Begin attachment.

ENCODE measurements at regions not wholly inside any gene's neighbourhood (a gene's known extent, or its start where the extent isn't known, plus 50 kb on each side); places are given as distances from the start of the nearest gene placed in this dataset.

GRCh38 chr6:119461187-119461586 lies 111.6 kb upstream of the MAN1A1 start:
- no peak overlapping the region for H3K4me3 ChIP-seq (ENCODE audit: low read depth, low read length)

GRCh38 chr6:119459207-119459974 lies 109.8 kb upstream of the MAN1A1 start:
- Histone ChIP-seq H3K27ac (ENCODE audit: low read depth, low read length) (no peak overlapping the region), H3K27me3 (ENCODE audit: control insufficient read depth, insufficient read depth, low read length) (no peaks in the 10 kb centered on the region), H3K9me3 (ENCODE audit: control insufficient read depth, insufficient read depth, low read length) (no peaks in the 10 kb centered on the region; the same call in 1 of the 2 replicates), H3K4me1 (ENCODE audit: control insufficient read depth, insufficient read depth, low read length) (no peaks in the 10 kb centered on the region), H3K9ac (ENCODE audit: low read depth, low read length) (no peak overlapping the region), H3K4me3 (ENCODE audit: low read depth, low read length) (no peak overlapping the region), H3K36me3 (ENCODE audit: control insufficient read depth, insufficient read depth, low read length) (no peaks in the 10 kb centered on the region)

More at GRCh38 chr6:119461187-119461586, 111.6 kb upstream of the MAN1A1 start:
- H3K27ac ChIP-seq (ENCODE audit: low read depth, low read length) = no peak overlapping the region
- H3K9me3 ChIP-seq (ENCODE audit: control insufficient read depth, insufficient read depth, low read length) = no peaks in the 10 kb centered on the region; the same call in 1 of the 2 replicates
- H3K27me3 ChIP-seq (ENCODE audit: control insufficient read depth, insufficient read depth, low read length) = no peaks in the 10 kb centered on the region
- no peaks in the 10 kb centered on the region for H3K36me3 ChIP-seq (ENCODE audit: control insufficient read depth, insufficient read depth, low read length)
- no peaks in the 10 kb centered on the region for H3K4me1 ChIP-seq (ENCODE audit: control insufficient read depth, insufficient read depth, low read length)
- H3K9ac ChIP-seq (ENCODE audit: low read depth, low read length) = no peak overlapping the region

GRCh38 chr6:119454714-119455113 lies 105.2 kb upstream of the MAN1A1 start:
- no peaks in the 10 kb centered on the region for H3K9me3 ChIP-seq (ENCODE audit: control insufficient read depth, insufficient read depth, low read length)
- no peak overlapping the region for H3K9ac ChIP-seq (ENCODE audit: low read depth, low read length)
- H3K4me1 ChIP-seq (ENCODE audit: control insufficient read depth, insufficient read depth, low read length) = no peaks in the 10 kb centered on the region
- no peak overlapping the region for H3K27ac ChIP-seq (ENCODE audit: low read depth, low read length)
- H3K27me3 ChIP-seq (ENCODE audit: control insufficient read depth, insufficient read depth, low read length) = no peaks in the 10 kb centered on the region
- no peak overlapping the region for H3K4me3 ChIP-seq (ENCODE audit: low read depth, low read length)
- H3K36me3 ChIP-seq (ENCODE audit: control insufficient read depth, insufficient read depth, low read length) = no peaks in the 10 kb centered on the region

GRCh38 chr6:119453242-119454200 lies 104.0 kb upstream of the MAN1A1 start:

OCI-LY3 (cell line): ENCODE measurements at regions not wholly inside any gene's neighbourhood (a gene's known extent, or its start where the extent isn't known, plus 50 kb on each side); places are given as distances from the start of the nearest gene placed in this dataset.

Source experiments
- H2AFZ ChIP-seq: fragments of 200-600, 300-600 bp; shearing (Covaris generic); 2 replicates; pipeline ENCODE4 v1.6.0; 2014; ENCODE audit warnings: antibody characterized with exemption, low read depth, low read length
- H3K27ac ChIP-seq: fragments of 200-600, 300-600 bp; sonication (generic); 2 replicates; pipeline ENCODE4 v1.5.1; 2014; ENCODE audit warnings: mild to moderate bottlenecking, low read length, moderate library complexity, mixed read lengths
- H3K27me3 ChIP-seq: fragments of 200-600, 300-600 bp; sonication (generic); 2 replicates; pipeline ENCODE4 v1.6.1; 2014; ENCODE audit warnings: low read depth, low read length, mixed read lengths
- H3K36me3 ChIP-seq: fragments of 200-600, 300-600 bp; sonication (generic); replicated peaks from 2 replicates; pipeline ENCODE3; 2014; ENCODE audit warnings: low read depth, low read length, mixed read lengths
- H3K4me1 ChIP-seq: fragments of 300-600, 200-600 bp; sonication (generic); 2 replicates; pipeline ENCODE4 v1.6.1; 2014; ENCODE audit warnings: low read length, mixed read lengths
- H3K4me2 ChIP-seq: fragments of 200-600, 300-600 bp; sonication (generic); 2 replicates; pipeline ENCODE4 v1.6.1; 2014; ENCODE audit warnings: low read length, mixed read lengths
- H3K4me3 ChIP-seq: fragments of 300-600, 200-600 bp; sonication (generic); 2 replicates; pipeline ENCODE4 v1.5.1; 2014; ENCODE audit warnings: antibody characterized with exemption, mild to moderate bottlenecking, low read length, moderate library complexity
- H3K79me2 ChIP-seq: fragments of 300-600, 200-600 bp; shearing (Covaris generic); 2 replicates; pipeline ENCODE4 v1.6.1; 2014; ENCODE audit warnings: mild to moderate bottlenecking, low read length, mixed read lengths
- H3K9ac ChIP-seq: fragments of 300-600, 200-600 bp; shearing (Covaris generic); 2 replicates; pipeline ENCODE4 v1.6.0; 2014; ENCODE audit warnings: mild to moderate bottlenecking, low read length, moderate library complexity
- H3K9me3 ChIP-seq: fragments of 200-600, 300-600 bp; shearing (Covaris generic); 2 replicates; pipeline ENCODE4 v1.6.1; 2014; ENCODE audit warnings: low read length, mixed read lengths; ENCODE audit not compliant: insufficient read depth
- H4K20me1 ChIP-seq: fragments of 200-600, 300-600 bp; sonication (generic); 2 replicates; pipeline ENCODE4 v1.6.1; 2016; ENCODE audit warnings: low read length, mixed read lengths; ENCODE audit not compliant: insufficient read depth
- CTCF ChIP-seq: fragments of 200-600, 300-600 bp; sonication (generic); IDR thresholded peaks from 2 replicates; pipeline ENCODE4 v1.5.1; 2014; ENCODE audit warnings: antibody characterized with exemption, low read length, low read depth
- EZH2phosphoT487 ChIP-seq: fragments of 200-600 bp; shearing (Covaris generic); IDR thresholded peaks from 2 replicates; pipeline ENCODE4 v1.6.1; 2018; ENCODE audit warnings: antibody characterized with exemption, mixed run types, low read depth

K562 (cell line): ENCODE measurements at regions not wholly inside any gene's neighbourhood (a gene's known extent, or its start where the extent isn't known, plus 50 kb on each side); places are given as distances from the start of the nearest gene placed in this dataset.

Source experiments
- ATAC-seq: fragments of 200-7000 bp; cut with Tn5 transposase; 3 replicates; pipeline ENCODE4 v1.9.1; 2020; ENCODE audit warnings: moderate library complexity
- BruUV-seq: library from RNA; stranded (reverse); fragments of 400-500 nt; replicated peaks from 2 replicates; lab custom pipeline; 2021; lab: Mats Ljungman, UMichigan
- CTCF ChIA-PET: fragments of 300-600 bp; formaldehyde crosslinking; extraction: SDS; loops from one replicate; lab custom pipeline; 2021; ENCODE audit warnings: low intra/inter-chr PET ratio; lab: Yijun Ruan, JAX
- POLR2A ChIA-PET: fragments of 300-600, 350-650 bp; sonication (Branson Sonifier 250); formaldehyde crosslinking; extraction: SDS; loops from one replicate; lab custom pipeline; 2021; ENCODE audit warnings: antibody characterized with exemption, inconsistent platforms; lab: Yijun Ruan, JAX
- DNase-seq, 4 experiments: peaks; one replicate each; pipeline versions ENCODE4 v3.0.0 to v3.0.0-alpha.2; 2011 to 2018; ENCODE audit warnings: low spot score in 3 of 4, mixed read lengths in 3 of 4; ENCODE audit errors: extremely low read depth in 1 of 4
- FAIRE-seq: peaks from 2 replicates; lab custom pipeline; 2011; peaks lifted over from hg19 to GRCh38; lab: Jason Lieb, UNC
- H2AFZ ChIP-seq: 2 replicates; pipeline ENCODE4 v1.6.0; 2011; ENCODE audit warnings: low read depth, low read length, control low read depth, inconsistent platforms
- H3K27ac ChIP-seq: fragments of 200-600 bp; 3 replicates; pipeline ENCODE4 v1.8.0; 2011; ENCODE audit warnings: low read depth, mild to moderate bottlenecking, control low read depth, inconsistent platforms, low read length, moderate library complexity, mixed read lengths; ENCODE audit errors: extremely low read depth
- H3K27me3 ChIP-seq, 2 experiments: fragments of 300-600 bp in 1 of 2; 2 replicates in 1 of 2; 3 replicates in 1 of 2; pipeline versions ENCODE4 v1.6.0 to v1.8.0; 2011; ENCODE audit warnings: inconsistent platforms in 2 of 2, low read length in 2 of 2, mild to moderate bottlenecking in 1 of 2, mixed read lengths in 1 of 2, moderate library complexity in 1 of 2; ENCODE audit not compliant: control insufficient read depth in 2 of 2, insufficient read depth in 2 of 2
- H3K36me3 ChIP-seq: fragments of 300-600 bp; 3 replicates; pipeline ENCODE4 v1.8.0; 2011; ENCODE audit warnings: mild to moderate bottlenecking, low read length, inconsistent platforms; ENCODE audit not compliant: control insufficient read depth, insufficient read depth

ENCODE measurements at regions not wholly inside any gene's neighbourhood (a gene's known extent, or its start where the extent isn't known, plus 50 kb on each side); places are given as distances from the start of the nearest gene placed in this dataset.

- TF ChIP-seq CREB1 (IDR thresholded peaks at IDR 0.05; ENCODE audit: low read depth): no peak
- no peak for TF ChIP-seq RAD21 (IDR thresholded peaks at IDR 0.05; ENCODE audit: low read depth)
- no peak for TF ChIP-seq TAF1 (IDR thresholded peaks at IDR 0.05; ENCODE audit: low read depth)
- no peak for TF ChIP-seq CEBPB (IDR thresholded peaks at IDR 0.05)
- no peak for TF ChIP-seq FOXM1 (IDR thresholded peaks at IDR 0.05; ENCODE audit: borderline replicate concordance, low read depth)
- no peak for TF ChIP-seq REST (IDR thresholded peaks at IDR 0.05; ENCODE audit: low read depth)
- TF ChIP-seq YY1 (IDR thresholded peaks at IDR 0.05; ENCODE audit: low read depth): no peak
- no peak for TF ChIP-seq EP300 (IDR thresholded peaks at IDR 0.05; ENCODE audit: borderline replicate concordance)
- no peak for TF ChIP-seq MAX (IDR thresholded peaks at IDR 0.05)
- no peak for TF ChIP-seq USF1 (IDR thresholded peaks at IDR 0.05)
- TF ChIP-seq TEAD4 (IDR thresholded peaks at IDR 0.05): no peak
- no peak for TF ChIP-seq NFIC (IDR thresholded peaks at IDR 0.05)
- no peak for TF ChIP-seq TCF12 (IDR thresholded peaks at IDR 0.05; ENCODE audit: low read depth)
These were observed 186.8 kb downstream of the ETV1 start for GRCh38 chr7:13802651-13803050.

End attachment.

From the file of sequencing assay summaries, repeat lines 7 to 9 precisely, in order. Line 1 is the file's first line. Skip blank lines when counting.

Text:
- H3K27ac ChIP-seq (ENCODE audit: low read depth, low read length) = no peak overlapping the region
- H3K9me3 ChIP-seq (ENCODE audit: control insufficient read depth, insufficient read depth, low read length) = no peaks in the 10 kb centered on the region; the same call in 1 of the 2 replicates
- H3K27me3 ChIP-seq (ENCODE audit: control insufficient read depth, insufficient read depth, low read length) = no peaks in the 10 kb centered on the region